Finance (No. 3) Bill

Part of Industrial Relations (Voting Procedures) – in the House of Commons at 7:06 pm on 26th April 2011.

Alert me about debates like this

Photo of Frank Doran Frank Doran Chair, Speaker's Advisory Committee on Works of Art, Chair, Speaker's Advisory Committee on Works of Art 7:06 pm, 26th April 2011

My right hon. Friend is absolutely right, and he makes his point with the authority of having been Energy Minister for many years in the previous Government. The security that our indigenous oil and gas industry gives us is one of its most important benefits. We have never had full energy security, but the industry gives us a considerable edge in the current climate.

I mentioned the volatility of oil prices and the tax system in the UK, and the risks to future investment are real. The Chancellor has introduced even more uncertainty into the system with his proposal to link oil tax with fuel prices. We have a volatile system, and most predictions for oil prices in the medium to long term are wrong. We have not seen the Chancellor’s scheme for the new tax system, but it seems clear that it will add to more uncertainty about the tax rate.

The Government are absolutely right to express their concern about rising fuel costs, particularly given the impact on taxation, but I cringe a little when I hear Ministers talk, as the Chief Secretary did, about the Labour Government’s escalator. The escalator was introduced by the previous Tory Government, and during the Labour Government, particularly after the fuel crisis at the turn of the century, it was dropped. In 11 out of our 13 years in power, the escalator was suspended. That is the reality.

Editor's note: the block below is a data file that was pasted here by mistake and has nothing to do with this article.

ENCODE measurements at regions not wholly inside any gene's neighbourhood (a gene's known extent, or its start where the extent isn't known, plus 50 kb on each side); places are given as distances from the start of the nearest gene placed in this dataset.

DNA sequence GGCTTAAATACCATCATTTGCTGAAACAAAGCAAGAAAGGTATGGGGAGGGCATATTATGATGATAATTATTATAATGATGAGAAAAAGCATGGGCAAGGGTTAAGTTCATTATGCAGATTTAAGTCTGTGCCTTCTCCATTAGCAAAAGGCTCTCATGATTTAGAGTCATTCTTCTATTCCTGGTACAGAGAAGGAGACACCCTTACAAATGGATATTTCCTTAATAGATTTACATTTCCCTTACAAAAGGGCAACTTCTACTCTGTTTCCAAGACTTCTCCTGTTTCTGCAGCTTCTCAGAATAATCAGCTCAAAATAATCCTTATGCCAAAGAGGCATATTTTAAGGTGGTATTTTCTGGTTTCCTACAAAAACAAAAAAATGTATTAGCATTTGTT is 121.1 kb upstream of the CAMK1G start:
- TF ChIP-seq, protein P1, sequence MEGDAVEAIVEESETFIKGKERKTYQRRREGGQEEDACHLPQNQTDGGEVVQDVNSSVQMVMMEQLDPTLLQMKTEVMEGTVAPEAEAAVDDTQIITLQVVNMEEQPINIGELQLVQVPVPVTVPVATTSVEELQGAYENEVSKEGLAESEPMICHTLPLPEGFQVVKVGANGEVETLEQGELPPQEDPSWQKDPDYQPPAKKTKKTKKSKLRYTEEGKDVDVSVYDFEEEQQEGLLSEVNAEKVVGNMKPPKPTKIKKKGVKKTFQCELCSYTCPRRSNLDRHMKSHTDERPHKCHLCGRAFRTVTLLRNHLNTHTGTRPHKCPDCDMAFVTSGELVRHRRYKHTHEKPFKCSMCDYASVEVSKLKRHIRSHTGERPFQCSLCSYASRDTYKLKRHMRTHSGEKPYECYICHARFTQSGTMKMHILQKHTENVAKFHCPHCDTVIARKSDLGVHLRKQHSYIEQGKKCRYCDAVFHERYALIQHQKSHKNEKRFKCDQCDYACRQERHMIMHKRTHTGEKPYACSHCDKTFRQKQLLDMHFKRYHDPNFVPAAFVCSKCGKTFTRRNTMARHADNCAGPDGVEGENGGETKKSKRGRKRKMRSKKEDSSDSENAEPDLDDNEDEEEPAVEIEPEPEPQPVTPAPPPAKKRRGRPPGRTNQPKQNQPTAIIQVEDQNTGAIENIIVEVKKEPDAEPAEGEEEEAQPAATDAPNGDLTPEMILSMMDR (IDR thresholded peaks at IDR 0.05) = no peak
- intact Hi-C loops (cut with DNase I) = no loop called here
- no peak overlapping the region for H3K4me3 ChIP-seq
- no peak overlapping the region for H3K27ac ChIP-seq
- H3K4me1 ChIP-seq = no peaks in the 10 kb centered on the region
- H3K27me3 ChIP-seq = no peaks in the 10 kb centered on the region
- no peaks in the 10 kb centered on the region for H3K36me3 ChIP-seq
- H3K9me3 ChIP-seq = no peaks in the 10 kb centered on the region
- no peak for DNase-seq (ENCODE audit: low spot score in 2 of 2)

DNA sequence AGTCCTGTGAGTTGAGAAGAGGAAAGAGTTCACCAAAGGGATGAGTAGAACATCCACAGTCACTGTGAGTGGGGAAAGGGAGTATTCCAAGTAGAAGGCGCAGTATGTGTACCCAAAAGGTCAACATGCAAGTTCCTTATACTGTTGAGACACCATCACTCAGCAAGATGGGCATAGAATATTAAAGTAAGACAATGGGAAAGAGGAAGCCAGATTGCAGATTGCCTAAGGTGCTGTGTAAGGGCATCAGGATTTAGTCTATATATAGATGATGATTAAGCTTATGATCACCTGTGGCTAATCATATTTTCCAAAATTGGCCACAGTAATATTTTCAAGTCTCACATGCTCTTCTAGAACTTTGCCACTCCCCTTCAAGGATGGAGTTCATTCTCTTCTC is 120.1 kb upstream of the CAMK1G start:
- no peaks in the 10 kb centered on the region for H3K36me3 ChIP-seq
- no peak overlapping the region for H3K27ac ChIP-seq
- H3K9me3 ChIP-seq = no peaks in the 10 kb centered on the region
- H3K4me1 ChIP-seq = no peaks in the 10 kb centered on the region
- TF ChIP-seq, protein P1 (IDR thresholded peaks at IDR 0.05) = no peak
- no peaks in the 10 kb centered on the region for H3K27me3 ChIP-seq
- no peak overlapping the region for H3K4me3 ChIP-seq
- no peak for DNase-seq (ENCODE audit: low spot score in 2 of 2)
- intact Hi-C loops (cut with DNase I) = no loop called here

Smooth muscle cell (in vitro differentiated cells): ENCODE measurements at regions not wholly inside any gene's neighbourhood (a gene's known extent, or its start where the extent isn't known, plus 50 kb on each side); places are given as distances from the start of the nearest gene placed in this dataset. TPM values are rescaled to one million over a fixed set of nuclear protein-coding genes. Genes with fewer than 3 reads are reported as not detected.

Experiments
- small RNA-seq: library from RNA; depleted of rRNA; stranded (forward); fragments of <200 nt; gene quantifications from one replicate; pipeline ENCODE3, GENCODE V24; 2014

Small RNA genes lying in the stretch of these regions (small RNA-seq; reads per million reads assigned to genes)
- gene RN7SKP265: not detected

The current Government could have dealt with the problems faced by motorists in another way, without introducing all this complexity and the confusion that it will cause—particularly if the crisis in the middle east recedes and the oil price declines again. They have made a serious error by linking fuel costs to the taxation of the oil and gas industry.

Importantly, the oil industry has reacted very badly to the increases, with one senior figure describing them as a “drive-by shooting”. The industry relates to government in a very sophisticated way, and it probably has more contact than any other industry with government, but there is clearly genuine shock and concern about this Government’s decisions.

I have had many years of contact with leading figures and companies in the industry, and in the past I have seen the industry cry wolf more times than I care to remember. At the end of the day, it makes whatever adjustments necessary and gets on with it. This time, however, it seems very different. The sense is that there has been no proper consideration of the needs of the industry, as an industry in decline but one that will make a major contribution to our economy with the right support and management from government.

The sense is that Treasury Ministers in particular do not understand the industry and simply see it as a cow to be milked. They have taken a short-term decision, and the sense is that the cow has been milked for short-term political reasons—to throw some crumbs to the motorists and to accelerate the reduction of the deficit. Both are perfectly respectable aims, but not at the cost of causing the severe damage that Alex Kemp’s report envisages to our indigenous oil and gas industry.